It wasn't a great year for the Aussie. First he claimed that he had been kidnapped and robbed in Hawaii, only to have stories surface that, in reality, Allenby sustained his injuries during a drunken fall. Then his caddie quit on Allenby mid-round at the Canadian Open. While Allenby counters that he actually fired his caddie, we are taking the looper's side, given Allenby has run through 24 caddies in his professional career.
Not even a dramatic Sunday rally by the U.S. could make this year's Solheim Cup known for anything other than "Gimmegate." At the center of the controversy was Alison Lee, who picked up a short putt prematurely and Norway's Suzann Pettersen, who decided not to give the putt despite pleas from her teammates and even a request from her captain. Pettersen would offer a heartfelt apology the following day on Instagram, but didn't sound nearly as contrite in a Golf Channel interview the following week. This was a missed tap-in at sportsmanship.
As Golf Digest's Jaime Diaz noted, the former caddie's new book Out Of The Rough provided a compelling window into the game by detailing his time working for Tiger Woods and others. But the book was severely undermined by Williams' reference to feeling "like a slave" when working for Woods. The characterization seemed woefully out of touch when compared to the real definition of slavery, even more so when considering Williams was made a wealthy man carrying a bag and reading putts.
Pathetic Craigslist club seller
Plenty of people hawk their clubs on Craiglist, but it was the depressing, spineless nature of this guy's post (Note: We don't have an actual photo of the pathetic sap) that earns him turkey status. Long story short, a man in the Wilmington, Del., region was selling his Mizuno irons for $500 because, as he explains, "I got married a year ago and my wife no longer lets me play golf." We're not sure who we're angrier on behalf of, the men everywhere who expect more resolve out of one of their own, or the wives who have long fought this sort of killjoy reputation.
Congrats to Rory for winning at the DP World Tour Championship and securing the season-long European Tour money title and player-of-the-year honors. However, the victory only makes his mid-year soccer mishap—and subsequent five-week layoff—all the more frustrating. Just as McIlroy and Jordan Spieth were setting up for an epic clash at the British Open at St. Andrews (defending champ vs. winner of the year’s first two majors), McIlroy goes out ruptures ligaments in his left ankle fooling around with his mates. Despite the injury, McIlroy managed to win four times in 2015. Yet the year will still go down as one that McIlroy unnecessarily kicked away.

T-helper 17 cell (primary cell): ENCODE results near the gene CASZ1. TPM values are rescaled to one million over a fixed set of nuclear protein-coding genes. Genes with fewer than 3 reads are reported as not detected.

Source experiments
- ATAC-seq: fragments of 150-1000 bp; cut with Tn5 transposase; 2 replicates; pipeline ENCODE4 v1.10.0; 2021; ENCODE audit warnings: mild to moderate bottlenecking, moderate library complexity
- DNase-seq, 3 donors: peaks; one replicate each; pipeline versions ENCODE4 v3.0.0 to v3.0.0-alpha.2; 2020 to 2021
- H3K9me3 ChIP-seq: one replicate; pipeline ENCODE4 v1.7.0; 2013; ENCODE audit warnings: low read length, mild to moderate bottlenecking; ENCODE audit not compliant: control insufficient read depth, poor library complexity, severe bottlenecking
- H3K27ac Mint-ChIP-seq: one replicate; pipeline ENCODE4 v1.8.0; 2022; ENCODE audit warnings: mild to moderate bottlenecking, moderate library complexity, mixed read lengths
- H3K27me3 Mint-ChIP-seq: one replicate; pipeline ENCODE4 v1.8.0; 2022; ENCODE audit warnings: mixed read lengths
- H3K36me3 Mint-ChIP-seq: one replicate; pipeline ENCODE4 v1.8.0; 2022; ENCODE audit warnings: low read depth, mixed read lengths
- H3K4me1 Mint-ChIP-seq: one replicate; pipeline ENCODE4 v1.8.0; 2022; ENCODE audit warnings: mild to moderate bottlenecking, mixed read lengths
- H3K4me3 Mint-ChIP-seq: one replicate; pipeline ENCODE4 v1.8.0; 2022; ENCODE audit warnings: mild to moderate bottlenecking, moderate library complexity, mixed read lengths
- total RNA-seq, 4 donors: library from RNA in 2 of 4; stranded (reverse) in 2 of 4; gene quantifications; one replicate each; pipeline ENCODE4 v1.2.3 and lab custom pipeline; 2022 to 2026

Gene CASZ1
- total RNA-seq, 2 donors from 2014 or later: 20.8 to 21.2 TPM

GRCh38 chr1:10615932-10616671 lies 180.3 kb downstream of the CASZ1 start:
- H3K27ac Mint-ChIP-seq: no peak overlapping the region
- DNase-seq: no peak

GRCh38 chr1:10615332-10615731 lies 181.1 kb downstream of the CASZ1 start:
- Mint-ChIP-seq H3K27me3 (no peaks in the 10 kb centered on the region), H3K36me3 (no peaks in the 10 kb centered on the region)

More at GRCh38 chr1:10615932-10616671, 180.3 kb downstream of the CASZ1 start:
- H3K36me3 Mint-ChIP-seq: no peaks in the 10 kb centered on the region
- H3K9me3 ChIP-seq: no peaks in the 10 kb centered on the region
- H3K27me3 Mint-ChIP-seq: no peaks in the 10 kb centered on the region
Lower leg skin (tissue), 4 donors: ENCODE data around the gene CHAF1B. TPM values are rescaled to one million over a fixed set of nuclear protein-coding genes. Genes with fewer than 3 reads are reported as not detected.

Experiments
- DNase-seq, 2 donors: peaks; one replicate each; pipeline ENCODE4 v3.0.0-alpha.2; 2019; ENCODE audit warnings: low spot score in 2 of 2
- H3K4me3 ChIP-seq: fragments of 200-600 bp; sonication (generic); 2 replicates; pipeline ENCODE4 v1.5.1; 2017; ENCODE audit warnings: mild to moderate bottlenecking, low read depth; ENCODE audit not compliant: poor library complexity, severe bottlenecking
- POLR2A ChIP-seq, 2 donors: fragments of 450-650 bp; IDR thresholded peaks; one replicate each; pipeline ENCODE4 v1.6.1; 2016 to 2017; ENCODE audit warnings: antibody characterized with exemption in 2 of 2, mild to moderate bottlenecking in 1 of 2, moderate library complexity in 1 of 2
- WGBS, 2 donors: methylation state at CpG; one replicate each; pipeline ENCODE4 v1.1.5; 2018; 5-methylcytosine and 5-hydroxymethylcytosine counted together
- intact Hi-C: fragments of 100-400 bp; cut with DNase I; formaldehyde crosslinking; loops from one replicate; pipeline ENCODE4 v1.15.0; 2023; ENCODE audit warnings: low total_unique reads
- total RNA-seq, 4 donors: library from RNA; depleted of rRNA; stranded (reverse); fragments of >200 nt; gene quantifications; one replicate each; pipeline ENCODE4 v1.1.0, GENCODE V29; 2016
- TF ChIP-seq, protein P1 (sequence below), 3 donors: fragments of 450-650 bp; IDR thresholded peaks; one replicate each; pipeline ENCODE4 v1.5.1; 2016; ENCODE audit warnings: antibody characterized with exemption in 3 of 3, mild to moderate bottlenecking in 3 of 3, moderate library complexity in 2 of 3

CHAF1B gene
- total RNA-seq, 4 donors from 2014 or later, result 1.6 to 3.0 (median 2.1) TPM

We feel for the guy. We really do. But as someone who has been less than forthcoming about his health in recent years, Woods' credibility took another couple of hits this year. Woods failed to say anything about his ailing back all season, then announced in a Friday night news dump that he had another microdiscectomy on his back two days earlier. As if that wasn't enough, Woods did the same thing when he announced a follow-up back surgery on a Friday a little more than a month later.
We try to steer clear of politics around Thanksgiving, but we think this is more a common sense issue than it is left vs. right. You'll recall that Trump after announcing his candidacy for president in June called Mexican immigrants "rapists" and "drug dealers," which forced the PGA of America to move its Grand Slam of Golf to somewhere other than Trump National Los Angeles. For a guy whose golf courses are perfectly maintained by many of these same immigrants, it was an unfortunate and misguided choice of words. Plus, the New York Times reported Tuesday that Trump has a plaque at his Northern Virginia course commemorating a Civil War battle that never happened.
Chambers Bay's greens
Ian Poulter called the greens “disgraceful." Even mild-mannered Rory McIlroy chimed in, saying the putting surfaces were like “cauliflower.” There’s no doubting the greens were bumpy, infamously evidenced by Billy Horschel’s reaction on the weekend to a slippery stroke. Equal blame goes to Chambers Bay (for its less-than-ideal dance floors) and the USGA (who failed to account for the terrain) for the U.S. Open set-up.